I couldn’t see anything, so fired up the pinpointer and pressed it into the grass – It chattered away…as it had done many times that day (so many times…. only to be a nail or shotgun pellet).
This time though, I parted the grass to see a glint of gold, the shiny surfaces reflecting the yellow-green of the grass as though it was actively trying to camoflage itself.

I marked the location and wandered back to the house, ” Would you like to come for a walk?”
I led her down to where the watch lay, and pointed to where it was. She couldn’t see it.
A few hints were needed to guide her to it, and she was amazed at how invisible it was. Nathalie took a photo before she pulled it from the grass where it had lain for three days. “Four of us searched this area!”.

Without the SAR tracking skills and solid experience in recoveries, this could have been a very long search, and probably even unsuccessful for an inexperienced person, given the huge potential area, extensive background noise and multiple interaction locations.

 

Diamond Ring and Necklace Lost in Russell – Both Found!

  • from Paihia (New Zealand)

This one is a little different.

The story below was written by the owner of the found items and sent to me as I made my way home from the recovery – Really unexpected, and a very nice gesture on her part.

Sally writes:

~~~~~~~~~~~~~~~~~

Nearly 17 years ago, on our 3rd date, my now husband bought me a diamond necklace. I have worn it almost every day since then … including our wedding 12 years ago.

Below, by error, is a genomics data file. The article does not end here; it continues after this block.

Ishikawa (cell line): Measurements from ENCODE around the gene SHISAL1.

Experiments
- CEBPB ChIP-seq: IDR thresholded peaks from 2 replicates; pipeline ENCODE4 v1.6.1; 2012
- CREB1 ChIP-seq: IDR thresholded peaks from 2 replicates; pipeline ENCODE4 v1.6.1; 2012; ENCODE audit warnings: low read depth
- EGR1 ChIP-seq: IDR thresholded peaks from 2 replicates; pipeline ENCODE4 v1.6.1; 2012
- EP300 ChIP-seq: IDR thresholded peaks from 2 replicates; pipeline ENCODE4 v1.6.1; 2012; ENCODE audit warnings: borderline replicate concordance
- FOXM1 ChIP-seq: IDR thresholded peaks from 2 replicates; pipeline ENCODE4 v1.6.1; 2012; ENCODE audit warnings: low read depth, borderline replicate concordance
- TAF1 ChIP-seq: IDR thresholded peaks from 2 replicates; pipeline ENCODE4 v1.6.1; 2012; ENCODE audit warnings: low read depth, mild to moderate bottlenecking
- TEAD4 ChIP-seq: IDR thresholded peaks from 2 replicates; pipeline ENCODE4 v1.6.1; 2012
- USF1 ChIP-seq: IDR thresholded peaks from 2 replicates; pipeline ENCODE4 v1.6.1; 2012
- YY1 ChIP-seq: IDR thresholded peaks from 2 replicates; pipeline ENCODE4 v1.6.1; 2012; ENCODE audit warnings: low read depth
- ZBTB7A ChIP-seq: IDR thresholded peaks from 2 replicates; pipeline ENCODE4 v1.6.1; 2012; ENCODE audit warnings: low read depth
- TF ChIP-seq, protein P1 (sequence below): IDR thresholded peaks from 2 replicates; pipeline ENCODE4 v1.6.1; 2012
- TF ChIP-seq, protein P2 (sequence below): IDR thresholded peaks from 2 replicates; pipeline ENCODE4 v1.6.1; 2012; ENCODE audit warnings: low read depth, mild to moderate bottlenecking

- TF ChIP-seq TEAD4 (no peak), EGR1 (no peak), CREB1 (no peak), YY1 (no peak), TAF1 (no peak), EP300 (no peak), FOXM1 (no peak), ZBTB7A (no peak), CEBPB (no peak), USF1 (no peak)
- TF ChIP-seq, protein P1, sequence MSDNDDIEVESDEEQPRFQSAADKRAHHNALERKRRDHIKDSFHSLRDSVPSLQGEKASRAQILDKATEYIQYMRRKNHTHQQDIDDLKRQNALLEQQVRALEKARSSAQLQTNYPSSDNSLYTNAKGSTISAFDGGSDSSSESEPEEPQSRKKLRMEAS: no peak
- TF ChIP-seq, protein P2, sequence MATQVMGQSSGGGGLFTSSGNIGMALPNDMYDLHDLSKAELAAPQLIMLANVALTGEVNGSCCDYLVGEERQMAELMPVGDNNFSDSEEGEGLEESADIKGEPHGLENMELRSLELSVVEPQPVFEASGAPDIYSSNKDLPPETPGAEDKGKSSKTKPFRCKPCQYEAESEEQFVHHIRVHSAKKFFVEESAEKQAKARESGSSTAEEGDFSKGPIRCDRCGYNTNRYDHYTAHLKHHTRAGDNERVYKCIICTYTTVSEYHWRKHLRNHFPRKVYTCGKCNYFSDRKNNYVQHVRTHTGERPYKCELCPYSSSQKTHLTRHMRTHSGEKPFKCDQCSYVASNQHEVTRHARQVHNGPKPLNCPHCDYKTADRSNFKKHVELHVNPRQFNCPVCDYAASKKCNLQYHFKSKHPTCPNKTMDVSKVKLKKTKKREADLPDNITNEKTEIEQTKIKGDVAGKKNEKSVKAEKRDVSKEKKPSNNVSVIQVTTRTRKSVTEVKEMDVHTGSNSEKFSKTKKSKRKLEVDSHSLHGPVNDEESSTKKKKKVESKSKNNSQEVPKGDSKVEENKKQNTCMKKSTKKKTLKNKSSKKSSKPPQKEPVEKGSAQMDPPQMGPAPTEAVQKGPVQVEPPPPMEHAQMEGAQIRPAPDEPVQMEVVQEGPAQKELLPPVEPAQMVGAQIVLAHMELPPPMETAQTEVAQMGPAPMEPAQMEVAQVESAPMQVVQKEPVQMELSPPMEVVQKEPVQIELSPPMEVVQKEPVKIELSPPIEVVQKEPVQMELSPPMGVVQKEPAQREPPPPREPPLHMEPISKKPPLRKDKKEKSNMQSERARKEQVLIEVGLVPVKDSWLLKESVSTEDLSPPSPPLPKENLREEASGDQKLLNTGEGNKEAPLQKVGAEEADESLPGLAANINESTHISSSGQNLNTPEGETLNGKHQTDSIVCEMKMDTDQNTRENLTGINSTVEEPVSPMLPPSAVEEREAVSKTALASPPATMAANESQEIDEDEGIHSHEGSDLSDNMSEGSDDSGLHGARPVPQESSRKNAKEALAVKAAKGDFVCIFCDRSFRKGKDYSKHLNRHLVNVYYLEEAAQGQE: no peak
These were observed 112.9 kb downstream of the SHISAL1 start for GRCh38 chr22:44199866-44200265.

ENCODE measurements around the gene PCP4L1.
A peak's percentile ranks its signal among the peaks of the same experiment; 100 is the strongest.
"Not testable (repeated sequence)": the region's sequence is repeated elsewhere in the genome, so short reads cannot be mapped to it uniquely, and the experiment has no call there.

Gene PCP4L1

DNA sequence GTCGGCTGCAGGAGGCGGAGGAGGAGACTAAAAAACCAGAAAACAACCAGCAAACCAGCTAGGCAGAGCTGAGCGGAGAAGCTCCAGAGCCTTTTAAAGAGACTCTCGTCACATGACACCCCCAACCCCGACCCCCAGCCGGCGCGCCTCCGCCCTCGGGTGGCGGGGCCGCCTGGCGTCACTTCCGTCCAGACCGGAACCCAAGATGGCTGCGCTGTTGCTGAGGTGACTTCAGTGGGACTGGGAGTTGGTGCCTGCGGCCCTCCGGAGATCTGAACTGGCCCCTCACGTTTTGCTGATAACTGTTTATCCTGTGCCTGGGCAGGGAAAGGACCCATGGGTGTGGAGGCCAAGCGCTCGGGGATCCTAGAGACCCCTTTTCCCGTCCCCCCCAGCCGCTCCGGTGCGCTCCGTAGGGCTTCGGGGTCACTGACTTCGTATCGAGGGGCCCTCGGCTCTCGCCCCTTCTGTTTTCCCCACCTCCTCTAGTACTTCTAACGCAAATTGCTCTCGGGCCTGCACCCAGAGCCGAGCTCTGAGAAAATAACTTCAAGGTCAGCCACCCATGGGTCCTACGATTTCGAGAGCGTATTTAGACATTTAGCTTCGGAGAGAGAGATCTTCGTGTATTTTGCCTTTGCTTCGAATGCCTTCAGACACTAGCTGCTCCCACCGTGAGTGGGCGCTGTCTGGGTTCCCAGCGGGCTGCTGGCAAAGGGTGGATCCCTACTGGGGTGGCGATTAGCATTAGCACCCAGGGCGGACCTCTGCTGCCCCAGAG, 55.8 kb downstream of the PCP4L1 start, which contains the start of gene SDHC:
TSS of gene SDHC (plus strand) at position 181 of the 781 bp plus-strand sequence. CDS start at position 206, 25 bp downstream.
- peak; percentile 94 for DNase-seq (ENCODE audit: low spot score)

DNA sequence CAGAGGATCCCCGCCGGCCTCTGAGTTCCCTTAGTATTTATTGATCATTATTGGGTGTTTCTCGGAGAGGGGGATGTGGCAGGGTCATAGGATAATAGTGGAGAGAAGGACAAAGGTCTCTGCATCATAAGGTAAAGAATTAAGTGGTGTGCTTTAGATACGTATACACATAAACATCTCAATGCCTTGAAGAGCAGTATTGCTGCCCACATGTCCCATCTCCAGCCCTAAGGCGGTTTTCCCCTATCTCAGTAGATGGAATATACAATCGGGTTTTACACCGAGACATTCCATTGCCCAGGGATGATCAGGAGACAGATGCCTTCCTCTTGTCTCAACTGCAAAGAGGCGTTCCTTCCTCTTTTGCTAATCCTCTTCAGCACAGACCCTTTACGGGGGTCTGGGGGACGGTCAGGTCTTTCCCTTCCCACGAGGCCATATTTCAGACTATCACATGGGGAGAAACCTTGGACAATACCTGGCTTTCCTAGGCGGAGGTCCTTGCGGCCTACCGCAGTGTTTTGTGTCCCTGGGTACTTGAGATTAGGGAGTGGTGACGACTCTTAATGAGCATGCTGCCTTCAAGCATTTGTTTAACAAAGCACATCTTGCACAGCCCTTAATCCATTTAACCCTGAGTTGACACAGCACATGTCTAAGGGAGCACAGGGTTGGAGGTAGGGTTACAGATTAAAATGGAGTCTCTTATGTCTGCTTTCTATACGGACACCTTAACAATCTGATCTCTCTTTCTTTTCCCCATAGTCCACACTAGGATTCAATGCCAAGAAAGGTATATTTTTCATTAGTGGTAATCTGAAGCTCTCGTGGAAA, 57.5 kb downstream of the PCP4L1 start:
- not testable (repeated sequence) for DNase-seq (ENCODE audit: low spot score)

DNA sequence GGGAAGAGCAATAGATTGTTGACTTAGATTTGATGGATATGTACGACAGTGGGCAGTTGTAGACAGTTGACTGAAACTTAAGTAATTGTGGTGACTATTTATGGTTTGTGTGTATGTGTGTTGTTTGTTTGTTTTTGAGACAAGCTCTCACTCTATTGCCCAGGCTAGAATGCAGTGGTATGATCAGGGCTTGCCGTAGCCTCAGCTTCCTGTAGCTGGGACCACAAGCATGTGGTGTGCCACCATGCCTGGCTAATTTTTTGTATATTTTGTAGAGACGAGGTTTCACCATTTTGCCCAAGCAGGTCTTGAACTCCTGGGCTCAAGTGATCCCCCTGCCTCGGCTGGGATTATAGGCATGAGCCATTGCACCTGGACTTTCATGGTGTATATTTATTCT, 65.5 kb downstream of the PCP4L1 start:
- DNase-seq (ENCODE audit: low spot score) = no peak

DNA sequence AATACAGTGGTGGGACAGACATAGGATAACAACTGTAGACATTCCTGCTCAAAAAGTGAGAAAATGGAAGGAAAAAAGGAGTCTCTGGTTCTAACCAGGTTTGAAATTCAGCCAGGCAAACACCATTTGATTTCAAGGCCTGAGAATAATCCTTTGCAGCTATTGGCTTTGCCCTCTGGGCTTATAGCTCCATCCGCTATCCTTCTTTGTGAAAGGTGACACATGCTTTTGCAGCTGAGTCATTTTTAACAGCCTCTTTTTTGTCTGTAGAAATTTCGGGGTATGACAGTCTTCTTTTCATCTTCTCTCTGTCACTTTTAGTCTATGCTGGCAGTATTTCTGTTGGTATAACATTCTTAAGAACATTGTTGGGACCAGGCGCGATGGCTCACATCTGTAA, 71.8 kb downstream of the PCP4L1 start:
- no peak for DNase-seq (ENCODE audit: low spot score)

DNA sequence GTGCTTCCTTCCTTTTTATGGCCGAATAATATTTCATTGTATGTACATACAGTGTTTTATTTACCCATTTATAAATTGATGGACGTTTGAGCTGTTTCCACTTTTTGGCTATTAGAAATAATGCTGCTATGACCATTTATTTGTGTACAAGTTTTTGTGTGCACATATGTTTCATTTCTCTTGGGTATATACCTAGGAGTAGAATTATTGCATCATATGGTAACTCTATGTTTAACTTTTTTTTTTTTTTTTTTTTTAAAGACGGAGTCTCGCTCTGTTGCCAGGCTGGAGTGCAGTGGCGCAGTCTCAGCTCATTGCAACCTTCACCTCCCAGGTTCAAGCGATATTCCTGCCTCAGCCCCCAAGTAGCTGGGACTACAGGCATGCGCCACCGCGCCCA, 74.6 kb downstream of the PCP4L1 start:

A week before Christmas we came up to Russell for a holiday. On our first swim my husband remarked I had not removed it or a ring before coming down on the beach. He took them off for me and ran up to our bach with them and then we had our swim.
Afterwards we went to Kerikeri to visit friends for Christmas and came back to find the lawns had just been mowed by the local contractor.

The next day my husband remarked that I wasn’t wearing my necklace and I asked where he had put it? He thought about it and then made the dreadful realisation that he had put it on the car wheel while we were swimming.

Then we both realised that we had driven off and the mower had been and in all likelihood it was gone forever. He searched the lawn several times during the rest of our holiday. Nothing.
Feeling resigned to losing it we came home to the Waipa and thought it would be an insurance claim in the New Year.

Today I saw a post on The Russell Noticeboard about someone having lost earrings and I was interested to read comments. That is where I saw the reference to Northland Jewellery Recoveries. I thought it was worth a try and called Pete McGhee and what followed surpassed my hope or expectations.

He said there was good reason to be hopeful and he set off from an hour away, and within 30 minutes of arriving he texted me the photo of the two items he had found: the pendant and ring… right where we had searched thoroughly.

I can’t recommend him more highly. Thank you so much Pete.

~~~~~~~~~~~~~~~

Unfortunately, the very fine gold rope chain was not located. It is likely the mower effectively ‘vaporised’ it. However, the thin chain being so fragile probably saved the key components enabling them to be recovered unscathed.

Wedding Ring Lost at Russell Beach – Found

  • from Paihia (New Zealand)

Paul phoned me at work yesterday, “Is this Pete with the metal detector?”It transpired he had been enjoying a swim at Russell in the Bay of Islands, and had put his hands down into the beach gravels, and lost his wedding ring.He had lost it around high tide, so I arranged to meet him on site at low water later that afternoon.
Russell beach is a very steep, highly mobile pea-gravel, your feet sink up to the ankle as you walk and it ‘eats’ rings.  I have done a few lost ring recoveries here and they are always deep.